The completed King Kong toe tent.

Next, removing the blankets from Pam’s bed–a simple process, since she was away from home for the day. Much safer for the husband. Less likely to be criticized for doing “it” the wrong way.

Note: The holes in the sheet are not because my wife’s husband is too cheap to buy her decent bedding. Gato cat simply likes to crawl under the covers…and chew.

Bed without toe tent.

Bed without toe tent.

How to install the PVC pipe toe tent? Just jam–uh, slip the bottom portion of the assembly in between the mattress and (in this case) the comforter padding the solid wood platform upon which the ultra-deep mattress rests.

With a thinner mattress, the 1″ pipe, especially at the elbows, might produce lumps to bother the sleeper. But with 17″ of latex, and at the foot end, that’s not an issue.

Toe tent installed.

Toe tent installed.

…and finally, a blanket is draped over the bed, toe tent and all.

A few details:

A. The angled blanket draping over the end would touch the toes of a tall person…but Pam is five feet even (if not less these days, thanks to osteoporosis).

B. My wife is a creature of routine. Changes can be traumatic for her at times, and adjustments take a while. Meaning, she was not comfortable with nothing touching her feet in bed. So she had me set up her top sheet and a light blanket the “normal” way, just keeping the heavier (brown) blanket up, up and away.

C. The “tent peak” looks in the photos like it’s wa-ay up there, but in fact it only clears the toes of an up-pointed Pam-foot by a few inches…and she has some restless nights.

D. When winter comes back around, we may need to buy a larger blanket for additional draping over the toe tent. But not until then.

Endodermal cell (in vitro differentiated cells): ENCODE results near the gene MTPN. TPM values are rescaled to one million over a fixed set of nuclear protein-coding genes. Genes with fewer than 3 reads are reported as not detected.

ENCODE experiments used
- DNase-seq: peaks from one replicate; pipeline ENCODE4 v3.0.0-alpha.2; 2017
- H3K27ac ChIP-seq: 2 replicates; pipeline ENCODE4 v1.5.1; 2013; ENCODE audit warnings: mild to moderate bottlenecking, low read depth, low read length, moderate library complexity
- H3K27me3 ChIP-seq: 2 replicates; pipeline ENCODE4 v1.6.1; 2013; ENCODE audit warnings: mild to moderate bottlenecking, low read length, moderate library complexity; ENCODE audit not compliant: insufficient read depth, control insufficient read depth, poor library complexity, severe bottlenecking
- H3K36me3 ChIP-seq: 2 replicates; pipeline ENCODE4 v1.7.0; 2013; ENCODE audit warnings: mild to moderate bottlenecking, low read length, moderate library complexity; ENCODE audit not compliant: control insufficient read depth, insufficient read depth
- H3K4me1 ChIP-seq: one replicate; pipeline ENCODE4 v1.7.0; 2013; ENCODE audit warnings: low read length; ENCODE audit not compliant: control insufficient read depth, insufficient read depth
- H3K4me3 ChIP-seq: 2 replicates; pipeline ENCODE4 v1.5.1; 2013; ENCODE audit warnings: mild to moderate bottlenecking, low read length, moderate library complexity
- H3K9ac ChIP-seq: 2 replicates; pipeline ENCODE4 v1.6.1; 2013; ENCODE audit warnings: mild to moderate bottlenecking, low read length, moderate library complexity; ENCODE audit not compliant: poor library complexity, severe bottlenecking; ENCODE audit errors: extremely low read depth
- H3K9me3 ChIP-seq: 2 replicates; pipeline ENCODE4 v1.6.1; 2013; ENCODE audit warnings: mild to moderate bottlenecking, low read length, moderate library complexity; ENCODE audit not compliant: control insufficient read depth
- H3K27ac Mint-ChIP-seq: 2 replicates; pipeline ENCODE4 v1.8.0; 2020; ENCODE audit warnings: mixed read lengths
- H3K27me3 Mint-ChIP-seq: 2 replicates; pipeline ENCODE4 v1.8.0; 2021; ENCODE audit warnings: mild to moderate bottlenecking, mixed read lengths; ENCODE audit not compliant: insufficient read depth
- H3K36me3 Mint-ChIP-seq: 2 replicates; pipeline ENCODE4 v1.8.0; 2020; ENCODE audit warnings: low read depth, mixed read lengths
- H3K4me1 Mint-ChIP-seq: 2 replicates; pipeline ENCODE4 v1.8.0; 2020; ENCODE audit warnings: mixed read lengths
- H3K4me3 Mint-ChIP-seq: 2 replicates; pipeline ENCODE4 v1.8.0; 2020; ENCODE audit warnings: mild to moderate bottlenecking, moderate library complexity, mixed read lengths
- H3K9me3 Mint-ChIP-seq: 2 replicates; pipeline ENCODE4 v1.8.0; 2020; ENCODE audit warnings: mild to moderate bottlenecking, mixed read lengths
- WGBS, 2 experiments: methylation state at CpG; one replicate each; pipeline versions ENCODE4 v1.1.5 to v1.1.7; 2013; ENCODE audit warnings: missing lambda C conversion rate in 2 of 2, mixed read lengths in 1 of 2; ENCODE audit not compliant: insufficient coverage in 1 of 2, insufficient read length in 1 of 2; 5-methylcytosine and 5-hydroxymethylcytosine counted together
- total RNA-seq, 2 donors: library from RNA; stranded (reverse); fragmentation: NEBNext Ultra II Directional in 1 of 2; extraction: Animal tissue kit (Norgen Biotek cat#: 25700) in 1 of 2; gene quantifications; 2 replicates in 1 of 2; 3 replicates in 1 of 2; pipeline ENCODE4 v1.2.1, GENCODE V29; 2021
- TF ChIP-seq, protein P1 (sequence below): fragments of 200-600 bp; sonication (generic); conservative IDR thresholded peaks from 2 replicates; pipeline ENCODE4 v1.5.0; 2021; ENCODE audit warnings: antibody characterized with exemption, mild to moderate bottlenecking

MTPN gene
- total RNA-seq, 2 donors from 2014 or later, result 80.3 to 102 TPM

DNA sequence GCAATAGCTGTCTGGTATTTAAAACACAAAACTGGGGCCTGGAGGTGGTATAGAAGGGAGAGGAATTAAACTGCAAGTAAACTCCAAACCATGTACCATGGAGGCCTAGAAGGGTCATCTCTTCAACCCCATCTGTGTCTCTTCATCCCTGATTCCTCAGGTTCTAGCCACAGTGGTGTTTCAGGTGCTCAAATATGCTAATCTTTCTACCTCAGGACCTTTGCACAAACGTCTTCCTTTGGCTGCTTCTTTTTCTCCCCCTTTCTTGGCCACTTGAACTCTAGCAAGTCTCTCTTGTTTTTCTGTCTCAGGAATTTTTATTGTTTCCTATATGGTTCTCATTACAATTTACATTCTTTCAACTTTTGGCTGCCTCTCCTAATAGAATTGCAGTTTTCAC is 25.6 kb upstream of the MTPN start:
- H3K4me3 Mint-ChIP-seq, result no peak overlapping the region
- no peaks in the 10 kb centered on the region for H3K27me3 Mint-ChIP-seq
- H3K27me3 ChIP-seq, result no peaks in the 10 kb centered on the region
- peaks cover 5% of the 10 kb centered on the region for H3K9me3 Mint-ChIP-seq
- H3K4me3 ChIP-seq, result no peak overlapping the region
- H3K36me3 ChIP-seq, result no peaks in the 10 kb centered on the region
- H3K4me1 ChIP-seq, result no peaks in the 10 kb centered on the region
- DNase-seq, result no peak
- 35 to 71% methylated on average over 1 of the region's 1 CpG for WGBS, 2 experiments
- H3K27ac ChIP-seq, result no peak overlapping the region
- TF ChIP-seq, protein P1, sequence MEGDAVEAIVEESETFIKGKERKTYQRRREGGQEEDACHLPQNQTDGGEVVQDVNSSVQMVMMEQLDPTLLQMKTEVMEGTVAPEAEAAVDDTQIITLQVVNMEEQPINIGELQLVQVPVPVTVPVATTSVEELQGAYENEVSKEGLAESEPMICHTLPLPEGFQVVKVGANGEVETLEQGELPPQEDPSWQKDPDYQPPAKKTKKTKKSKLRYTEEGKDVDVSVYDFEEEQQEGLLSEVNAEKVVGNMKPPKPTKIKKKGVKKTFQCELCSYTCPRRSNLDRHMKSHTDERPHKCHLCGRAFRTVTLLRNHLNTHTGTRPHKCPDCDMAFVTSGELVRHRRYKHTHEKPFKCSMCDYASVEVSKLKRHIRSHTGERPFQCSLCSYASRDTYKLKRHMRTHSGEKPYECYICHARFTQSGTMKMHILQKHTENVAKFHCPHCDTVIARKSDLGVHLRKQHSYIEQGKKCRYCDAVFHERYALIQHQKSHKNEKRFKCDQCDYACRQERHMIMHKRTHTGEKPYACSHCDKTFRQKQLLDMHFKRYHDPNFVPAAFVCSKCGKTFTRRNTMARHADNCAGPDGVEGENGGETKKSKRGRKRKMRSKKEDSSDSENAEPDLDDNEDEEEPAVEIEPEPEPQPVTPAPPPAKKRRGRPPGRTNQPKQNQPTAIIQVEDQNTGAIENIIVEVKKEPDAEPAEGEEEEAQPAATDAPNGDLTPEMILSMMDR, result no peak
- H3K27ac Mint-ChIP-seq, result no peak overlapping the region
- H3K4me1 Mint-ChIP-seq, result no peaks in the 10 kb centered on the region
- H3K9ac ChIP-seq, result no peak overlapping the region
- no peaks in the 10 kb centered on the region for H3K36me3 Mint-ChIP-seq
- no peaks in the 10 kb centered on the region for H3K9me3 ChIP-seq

Inital blanket drape test.

Inital blanket drape test.

Tent toe clearance.

Tent toe clearance.

Pam is sleeping now, or at least faking it really well. Her tootsies are tucked under the PVC pipe toe tent. It’s (of course) a good thing I was able to tackle this project while she was gone earlier in the day. Being a husband, I obviously can’t do much of anything right without female supervision when she happens to be in the vicinity.

Such as cleaning up a bit of loose cat hair. Apparently, if I don’t use Lysol wet wipes, I’ve failed the hair picker-upper test.

Not complaining, just explaining. Every married man out there knows whereof I speak. Tackle the in-home tasks while your honey is out gallivanting around; save the outside chores for when she’s parked in front of the TV.

In the morning, when she is parked in front of the TV, I’ll check to see what she thought of the toe tent as a sleeper helper. If there’s a problem with it, I’ll let you know. Otherwise, consider the procedure outlined here as at least one way to build (not “buld”) a toe tent for sensitive feet using PVC pipe.

How to tweak it to fit your own situation? Not a clue…but I’m betting you’ll figure it out.

Bonus moon photo.

Bonus moon photo.

21 thoughts on “How To Build a Toe Tent for Sensitive Feet out of PVC Pipe

  1. Hey ghostwriter… I can dig it ! I have painful neuropathy in my feet and blanket weight kept me awake. I had built a less complex version of your toe tent with pvc and then went hunting to see what else is already out there and found your version. I think I will insert the 45 degree fittings to gain a little cantilever. I had planned to patent mine but there is too much competition out there. I hope your wife has found relief and appreciates your efforts. Warren Oceanside, CA

  2. Good for you, Warren, and thanks for commenting. Judging by my wife, neuropathy in one’s feet is no fun whatsoever. Pam has indeed found relief, and yes, she definitely does appreciate my efforts. You’re right, too; there is plenty of toe tent competition out there. Must be a lot of touchy tootsies throughout the land.

  3. Twelve inches (1 foot). That’s an arbitrary length; I just eyeballed the contraption I was building and went with “what felt right”. The only requirement is that they need to be long enough to keep the top portion from trying to tip over.